OCT 2013

EyeWorld is the official news magazine of the American Society of Cataract & Refractive Surgery.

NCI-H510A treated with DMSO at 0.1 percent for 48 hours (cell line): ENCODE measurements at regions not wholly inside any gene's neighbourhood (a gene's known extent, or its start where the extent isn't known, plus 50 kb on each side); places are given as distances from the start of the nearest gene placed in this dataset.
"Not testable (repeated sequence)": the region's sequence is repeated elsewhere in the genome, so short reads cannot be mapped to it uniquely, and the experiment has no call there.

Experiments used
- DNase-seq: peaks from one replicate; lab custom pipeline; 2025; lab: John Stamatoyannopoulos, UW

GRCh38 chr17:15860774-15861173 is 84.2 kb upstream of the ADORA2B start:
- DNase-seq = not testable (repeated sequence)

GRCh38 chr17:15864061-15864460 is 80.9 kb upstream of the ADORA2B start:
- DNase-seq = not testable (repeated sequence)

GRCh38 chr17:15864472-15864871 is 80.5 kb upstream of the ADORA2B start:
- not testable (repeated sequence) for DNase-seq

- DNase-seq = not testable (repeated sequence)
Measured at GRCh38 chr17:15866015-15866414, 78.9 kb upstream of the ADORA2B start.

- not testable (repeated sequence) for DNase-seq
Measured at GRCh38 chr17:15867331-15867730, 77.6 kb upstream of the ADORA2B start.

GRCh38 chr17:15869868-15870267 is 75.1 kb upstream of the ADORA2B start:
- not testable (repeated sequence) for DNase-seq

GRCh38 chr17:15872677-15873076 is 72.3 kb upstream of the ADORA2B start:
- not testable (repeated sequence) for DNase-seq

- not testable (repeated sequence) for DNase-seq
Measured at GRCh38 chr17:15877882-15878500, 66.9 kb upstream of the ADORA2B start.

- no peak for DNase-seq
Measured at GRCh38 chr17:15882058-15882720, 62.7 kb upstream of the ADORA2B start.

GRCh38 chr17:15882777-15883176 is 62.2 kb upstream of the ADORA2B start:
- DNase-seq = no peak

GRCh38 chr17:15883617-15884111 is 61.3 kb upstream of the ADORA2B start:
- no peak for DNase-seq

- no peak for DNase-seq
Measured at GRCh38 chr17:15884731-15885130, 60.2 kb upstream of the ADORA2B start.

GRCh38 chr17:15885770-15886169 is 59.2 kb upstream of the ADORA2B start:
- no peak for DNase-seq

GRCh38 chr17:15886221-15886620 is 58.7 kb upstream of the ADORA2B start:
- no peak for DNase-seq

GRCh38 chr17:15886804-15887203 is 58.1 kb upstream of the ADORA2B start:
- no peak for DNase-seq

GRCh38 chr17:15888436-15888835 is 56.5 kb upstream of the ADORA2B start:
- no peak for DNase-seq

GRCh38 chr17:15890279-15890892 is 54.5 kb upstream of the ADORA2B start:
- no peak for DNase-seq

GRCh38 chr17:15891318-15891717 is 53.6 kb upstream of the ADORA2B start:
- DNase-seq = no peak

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80 EW FEATURE February 2011 Combined glaucoma and cataract surgery October 2013 Trabectome in combined surgery by Maxine Lipner EyeWorld Senior Contributing Writer AT A GLANCE • Surgeons find the Trabectome is a natural for glaucoma patients and even enables premium lens implantation. • In addition to mild-to-moderate glaucoma cases, some are using the Trabectome in more advanced and even end-stage cases. • While some reserve the Trabectome to treat just a few clock hours, others are using it on up to 180 degrees of trabecular meshwork. Latest techniques and expectations W hile many have heralded the call of the iStent (Glaukos, Laguna Hills, Calif.) for mild-to-moderate glaucoma patients with cataracts, some are reaching for the Trabectome (NeoMedix, Tustin, Calif.) instead. Garry P. Condon, MD, associate professor, College of Medicine, Drexel University, Pitts- burgh, is one such surgeon. "Right now the Trabectome is the only form of microinvasive glaucoma surgery that I'm doing," Dr. Condon said. Others are also opting for the Trabectome in different cases. Here's where the technology stands. Nils A. Loewen, MD, assistant professor of ophthalmology, University of Pittsburgh Medical Center (UPMC), Pittsburgh, describes the Trabectome as a plasma surgery technique. "It creates at the tip something called pico lightning, and it ablates the structure that guards the drainage system of the eye," Dr. Loewen explained. "There's a strainer tissue, the trabecular meshwork, and this little plasma bubble that the device creates at its tip essentially disintegrates the strainer so there is a free flow into the drainage system." The Trabectome technique, according to Ronald L. Fellman, MD, Glaucoma Associates of Texas, and associate clinical professor emeritus, University of Texas Southwestern Medical Center, Dallas, is an outgrowth of the old trabeculotomy procedure, which would cleave open Schlemm's canal and the trabecular meshwork. Unfortunately, success with the procedure was short lived for adults. "In adults postoperatively, those little scrolls, or lips or leaflets, would reapproximate and the operation would gradually fail over a period of months," Dr. Fellman said. However, this is not so with the Trabectome, which Dr. Fellman explained removes a strip of tissue, instead of cleaving it open, making it impossible for it to reapproximate. Cataract surgery contenders Dr. Fellman finds the Trabectome, which allows practitioners to use an ab interno approach without violating the conjunctiva or the sclera, to be a particularly good match in conjunction with cataract surgery. "It goes through the same incision as cataract surgery," Dr. Fellman said. Cataract surgery itself he views as almost like a miracle allowing the patient to see right away. "If possible you don't want to do any glaucoma operation that messes that up," he said. During the irrigation and aspiration phase of the cataract procedure, it is possible to check on what he terms the "episcleral venous fluid wave" in the area hopefully just opened up by the Trabectome. After first taking your foot off the phacoemulsification pedal, during which time the vein fills up because the pressure in the eye goes down to zero, you then do the opposite. "You put your foot on the (phacoemulsification) pedal and all of a sudden the fluid rushes down into the anterior chamber—you can actually see it go into the collectors," Dr. Fellman said. This confirms intraoperatively that you have already increased the flow and its likely a good prognostic sign that the patient is going to do well. Dr. Loewen agreed that the Trabectome is a natural with cataract surgery, noting that you might have better vision than with classical surgeries since it doesn't induce any significant astigmatism. "You can predict the small amount of astigmatism that any anterior segment surgery induces and because of this you can implant so-called premium lenses to neutralize astigmatism," he said. "No one would put in the toric lens at the time of trabeculectomy or tube shunt surgery simply because continued on page 82 Meeting continued from page 79 geons during the first few uses of the lens when implanting iStents, Dr. Hill said. Dr. Hill has a few pearls to share for use of the lens. 1. Aim for excellent visualization of the trabecular meshwork. "Most people don't tilt the head or operating microscope over far enough. If you can't see the meshwork, you can't put the lens in easily," he said. 2. Practice before doing MIGS. "At the end of cataract surgery, roll a patient over and put the lens on the eye or touch the meshwork with a Sinskey hook or something similar to get used to the dimensionality of the lens," he advised. 3. A coupling viscoelastic can help visualize the anterior chamber angle and prevent air bubbles in the lens corneal interface. 4. Lower IOP to allow reflux of blood into Schlemm's canal to improve visualization with faintly pigmented trabecular meshwork. Using endoscopy for iStent implantation Nathan M. Radcliffe, MD, assistant professor of ophthalmology, Weill Cornell Medical College, New York, faced a problem that other surgeons have likely encountered. He had two gonio lenses, but he had three scheduled surgeries in one day that would require use of those lenses. He asked someone in the OR if they could sterilize one of the lenses for later use—but found out the sterilization process would take longer than he had hoped. Dr. Radcliffe had already used endoscopic cyclophotocoagulation (ECP) with some of his iStent cases, which gave him an idea to use the endoscopy camera with that additional case. "I did ECP and had a beautiful view of the angle through the main incision with a 20-gauge curved endoscopy probe, then I slid the injector for the iStent in the wound right next to it. On my first attempt, I put the iStent into the trabecular meshwork," he said. Since then, Dr. Radcliffe has used the endoscopy camera to achieve successful iStent placement in about six cases. The main advantage has been excellent visualization. "The field of view is narrower so you don't see the whole eye. You're looking at 3 clock hours, but visualizing details of the meshwork anatomy is fabulous," he said. The approach can also save a few minutes of surgical time. Still, it can be more technically challenging to have both the endoscope and the iStent sometimes pushing against each other, he said. He noted that he attempted but was unable to implant the iStent endoscopically in about three cases. That said, Dr. Radcliffe said he performs a lot of endoscopy and will most likely use this approach again in cases where he is performing both ECP and iStent implantation. He also imagines situations where he takes a traditional surgical approach but might decide to switch to use of the endoscope for better visualization. Although he has obtained a few more gonioscopic lenses, the use of the endoscope also may come in handy if he is once again in a surgical crunch, with a certain number of iStent cases but not enough gonio lenses on hand to accommodate them all. EW Editors' note: Dr. Hill is the inventor of the Ocular Hill Surgical Gonioprism and a founder of Glaukos. Dr. Vold has financial interests with Glaukos, NeoMedix, Transcend Medical (Menlo Park, Calif.), and other ophthalmic companies. Dr. Radcliffe has no financial interests related to this article. Contact information Hill: 714-542-0111, ocg@mac.com Radcliffe: 646-962-2020, nmr9003@med.cornell.edu Vold: 479-442-8653, svold@cox.net